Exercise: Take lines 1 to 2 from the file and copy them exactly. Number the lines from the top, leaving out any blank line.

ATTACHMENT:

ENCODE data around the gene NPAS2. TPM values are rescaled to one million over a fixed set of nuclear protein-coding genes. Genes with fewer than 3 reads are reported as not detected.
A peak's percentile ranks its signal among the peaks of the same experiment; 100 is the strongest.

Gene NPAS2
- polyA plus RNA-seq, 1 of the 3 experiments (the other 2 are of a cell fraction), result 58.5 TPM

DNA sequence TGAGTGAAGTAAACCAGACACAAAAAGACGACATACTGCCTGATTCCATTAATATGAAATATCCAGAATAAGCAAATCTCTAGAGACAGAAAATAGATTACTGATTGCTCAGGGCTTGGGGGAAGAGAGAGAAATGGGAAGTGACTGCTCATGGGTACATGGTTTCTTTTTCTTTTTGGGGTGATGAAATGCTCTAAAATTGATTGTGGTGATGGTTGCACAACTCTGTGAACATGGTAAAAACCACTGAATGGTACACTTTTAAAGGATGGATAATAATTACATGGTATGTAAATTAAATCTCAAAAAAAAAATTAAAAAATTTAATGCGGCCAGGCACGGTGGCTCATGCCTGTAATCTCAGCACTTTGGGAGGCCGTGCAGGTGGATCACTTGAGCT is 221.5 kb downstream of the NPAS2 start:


ENCODE data around the gene NPAS2. TPM values are rescaled to one million over a fixed set of nuclear protein-coding genes. Genes with fewer than 3 reads are reported as not detected.
A peak's percentile ranks its signal among the peaks of the same experiment; 100 is the strongest.